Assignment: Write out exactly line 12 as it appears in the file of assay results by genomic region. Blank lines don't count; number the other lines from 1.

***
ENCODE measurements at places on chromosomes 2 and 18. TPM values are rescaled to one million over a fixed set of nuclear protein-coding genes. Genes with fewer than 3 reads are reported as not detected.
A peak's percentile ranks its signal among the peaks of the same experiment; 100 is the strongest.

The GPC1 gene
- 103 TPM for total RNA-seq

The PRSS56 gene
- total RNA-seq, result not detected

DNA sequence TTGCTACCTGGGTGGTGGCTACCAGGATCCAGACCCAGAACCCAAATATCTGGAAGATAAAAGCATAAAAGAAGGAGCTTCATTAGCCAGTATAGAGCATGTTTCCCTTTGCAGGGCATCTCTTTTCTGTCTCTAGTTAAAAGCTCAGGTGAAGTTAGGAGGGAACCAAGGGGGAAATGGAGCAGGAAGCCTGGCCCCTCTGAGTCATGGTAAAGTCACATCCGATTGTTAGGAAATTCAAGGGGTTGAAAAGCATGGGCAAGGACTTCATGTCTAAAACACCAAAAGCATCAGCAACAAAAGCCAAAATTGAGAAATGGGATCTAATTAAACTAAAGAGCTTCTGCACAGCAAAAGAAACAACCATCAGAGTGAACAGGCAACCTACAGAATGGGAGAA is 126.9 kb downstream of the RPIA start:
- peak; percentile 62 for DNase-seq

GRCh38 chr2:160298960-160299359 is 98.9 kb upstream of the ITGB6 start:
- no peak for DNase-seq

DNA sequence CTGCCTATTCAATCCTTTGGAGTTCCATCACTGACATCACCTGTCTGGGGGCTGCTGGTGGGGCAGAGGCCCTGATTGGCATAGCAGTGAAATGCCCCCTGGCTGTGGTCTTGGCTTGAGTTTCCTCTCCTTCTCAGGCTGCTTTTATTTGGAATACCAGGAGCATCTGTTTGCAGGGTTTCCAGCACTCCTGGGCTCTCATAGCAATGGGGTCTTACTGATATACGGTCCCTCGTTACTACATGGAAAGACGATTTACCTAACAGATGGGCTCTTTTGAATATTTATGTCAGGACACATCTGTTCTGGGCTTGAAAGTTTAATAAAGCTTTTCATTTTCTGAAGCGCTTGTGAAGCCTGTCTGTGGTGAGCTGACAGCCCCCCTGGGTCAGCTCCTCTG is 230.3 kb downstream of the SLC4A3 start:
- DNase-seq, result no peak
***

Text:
- DNase-seq, result no peak